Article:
Power consumption is something that you should be aware of with regards to processors as someone is going to be paying the electric bill. The AMD Ryzen 2000 series ranges between 65W and 105W TDP, which is a fairly wide power range. The models without XFR 2 technology are both 65W TDP parts that that means the Ryzen 7 2700 that we are reviewing today has a TDP rating of 65 Watts, which is 38% less than the 2700X.
Our testing shows that AMD Ryzen 7 2700 uses about the same power as a 2600X or 2700X processor at idle. When running a multi-threaded CPU workload like Handbrake. On Handbrake the Ryzen 7 2700 used 29% less power than the Ryzen 7 2700X. While gaming there was an overall system power decrease of about 12%. So, idle power is the same as any other Ryzen 2000 series part and at load it uses less power than the XFR 2 supporting models. These are pretty solid power numbers!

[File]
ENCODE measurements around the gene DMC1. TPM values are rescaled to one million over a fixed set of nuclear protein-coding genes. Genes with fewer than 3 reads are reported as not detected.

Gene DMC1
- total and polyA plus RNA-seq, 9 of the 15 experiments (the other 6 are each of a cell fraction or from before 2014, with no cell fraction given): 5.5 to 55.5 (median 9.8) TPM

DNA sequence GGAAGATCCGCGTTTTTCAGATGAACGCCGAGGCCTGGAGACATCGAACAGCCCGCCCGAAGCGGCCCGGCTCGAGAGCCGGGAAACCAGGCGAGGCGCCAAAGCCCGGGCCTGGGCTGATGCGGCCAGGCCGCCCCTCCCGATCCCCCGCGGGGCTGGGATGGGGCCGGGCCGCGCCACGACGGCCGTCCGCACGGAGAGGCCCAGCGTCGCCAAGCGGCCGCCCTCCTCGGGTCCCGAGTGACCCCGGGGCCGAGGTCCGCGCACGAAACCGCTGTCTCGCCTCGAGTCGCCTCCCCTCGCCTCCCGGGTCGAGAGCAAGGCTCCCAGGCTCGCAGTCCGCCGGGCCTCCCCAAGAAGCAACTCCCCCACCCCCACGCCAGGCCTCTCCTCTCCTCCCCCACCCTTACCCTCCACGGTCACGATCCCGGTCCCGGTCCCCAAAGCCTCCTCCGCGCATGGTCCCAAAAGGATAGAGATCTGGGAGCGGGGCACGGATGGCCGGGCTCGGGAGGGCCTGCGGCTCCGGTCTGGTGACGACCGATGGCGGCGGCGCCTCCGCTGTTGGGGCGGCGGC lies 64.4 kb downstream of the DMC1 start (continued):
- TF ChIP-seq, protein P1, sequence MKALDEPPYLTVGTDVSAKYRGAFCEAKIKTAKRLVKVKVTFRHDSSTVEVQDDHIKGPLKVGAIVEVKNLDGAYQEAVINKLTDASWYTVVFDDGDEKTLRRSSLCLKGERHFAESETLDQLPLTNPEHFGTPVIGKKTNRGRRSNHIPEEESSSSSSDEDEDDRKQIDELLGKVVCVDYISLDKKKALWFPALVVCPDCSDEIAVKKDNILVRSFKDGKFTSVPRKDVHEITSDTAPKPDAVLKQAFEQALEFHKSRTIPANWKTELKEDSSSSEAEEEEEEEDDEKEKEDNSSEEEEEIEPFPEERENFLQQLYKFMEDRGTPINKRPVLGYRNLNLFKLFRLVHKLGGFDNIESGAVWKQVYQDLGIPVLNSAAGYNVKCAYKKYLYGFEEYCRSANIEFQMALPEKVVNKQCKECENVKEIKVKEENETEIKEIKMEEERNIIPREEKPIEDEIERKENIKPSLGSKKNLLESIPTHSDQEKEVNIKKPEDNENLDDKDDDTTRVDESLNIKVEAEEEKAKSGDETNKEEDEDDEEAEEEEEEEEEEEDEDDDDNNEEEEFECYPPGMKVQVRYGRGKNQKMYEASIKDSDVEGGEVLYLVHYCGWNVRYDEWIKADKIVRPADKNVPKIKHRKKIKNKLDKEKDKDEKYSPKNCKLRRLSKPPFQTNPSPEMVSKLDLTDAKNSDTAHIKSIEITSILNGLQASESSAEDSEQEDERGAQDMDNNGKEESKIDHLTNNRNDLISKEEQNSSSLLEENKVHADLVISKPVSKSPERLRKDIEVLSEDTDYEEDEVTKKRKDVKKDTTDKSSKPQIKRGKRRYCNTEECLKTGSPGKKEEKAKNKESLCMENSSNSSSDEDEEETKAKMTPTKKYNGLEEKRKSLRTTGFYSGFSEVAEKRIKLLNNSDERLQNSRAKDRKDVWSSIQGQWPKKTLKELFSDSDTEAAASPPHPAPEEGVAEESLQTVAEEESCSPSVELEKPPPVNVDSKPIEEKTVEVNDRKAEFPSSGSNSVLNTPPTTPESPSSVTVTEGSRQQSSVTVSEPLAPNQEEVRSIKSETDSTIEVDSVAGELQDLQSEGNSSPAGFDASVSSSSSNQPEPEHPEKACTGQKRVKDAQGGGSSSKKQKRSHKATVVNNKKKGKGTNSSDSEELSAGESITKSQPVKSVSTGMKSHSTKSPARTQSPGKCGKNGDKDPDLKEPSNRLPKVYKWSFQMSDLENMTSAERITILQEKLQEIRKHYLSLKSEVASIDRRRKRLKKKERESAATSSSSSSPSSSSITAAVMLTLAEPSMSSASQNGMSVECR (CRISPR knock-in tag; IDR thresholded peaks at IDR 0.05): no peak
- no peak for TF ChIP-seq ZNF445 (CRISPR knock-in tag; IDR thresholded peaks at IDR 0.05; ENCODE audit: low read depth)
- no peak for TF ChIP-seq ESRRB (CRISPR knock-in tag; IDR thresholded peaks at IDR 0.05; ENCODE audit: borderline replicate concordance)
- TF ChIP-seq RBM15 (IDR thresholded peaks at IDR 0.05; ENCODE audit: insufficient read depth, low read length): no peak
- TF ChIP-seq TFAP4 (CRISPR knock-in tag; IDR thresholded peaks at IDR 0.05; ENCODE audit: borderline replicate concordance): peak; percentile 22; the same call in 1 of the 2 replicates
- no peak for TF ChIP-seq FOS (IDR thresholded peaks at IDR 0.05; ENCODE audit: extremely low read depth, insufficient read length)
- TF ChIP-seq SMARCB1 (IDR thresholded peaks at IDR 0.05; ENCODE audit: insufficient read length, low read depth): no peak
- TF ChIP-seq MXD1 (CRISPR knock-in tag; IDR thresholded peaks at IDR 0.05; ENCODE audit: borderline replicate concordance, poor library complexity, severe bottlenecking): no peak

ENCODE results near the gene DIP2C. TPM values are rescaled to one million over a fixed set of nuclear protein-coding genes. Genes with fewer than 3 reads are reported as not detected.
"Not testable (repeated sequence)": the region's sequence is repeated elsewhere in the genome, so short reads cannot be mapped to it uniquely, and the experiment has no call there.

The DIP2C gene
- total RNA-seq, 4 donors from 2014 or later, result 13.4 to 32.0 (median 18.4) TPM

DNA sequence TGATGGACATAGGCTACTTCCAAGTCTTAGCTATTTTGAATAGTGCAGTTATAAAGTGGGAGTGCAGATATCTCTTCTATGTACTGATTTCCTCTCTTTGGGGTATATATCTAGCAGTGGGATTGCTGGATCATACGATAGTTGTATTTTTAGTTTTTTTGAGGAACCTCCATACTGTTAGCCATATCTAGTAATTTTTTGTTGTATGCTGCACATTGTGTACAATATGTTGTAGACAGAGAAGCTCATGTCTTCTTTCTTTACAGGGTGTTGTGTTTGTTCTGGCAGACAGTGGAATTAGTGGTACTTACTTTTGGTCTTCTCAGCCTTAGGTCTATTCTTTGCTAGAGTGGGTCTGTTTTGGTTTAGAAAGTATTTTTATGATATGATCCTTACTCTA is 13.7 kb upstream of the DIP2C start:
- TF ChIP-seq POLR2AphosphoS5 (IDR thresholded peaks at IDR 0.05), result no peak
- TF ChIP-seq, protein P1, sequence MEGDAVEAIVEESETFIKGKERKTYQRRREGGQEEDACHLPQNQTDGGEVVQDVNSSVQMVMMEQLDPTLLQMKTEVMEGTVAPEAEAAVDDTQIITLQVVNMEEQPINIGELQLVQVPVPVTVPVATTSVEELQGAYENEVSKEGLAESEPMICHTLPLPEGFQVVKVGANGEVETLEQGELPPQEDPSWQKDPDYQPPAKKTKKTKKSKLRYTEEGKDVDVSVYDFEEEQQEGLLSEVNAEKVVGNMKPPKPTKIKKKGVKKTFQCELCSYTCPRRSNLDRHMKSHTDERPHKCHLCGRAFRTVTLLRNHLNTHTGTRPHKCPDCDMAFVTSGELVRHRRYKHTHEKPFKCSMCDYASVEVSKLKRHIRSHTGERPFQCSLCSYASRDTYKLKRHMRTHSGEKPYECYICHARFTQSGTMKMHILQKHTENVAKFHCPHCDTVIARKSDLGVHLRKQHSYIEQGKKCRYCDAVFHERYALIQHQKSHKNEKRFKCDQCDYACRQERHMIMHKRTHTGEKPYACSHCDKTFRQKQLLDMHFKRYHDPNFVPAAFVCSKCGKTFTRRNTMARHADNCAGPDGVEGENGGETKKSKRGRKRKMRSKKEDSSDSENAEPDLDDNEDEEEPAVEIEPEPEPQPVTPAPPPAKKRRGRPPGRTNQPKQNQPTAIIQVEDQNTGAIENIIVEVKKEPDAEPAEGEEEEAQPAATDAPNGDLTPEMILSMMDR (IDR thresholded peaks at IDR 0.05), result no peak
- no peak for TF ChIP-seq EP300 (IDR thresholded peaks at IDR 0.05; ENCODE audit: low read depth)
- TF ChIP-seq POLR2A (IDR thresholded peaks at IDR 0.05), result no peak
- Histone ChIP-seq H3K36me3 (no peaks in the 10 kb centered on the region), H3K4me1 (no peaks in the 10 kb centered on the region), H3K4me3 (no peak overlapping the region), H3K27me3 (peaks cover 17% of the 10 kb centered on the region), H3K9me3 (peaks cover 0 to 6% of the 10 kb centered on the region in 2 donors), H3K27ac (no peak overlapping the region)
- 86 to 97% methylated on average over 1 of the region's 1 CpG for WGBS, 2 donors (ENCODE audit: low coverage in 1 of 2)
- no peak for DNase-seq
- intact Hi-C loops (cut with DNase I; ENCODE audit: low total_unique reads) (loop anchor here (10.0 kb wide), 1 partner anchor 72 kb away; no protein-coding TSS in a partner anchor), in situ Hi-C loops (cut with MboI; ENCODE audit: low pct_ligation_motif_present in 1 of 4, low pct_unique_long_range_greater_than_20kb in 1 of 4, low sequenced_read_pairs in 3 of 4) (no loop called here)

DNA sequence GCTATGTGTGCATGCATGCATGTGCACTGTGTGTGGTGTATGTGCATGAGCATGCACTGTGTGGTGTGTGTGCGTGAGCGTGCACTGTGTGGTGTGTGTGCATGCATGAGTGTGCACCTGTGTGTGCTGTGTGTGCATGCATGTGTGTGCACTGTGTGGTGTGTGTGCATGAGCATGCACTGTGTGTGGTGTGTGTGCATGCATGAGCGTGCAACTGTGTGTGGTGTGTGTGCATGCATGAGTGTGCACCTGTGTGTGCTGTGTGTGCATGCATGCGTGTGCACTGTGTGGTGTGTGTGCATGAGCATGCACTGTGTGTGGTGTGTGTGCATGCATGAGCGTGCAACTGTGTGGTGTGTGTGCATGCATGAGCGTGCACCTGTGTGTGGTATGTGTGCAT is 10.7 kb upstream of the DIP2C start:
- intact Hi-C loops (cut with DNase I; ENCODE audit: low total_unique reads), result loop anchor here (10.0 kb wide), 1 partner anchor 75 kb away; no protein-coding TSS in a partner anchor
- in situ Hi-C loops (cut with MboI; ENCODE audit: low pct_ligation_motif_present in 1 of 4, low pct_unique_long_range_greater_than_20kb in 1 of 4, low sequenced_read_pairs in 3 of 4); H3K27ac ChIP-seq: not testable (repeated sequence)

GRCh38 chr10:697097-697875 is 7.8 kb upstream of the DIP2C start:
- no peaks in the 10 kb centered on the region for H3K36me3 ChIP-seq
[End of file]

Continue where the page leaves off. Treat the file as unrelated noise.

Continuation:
In fact if you look at performance per Watt the AMD Ryzen 7 2700 does better than the four other processors we are comparing it to, so from a power efficiency point of view it does really well. We are using Handbrake for our example here as most desktop users these days do some video editing.
When you look at how much each FPS is costing on Handbrake, though the AMD Ryzen 7 2700 has the highest cost of the four Ryzen processors tested.
Another way of looking at this would be performance per dollar and the results are the same. The AMD Ryzen 5 2600X offers the best performance for the dollar spent by a good margin.
So, you the Ryzen 7 2700 has good performance per watt, but the performance per dollar could certainly be better.
Let’s take a look at overclocking!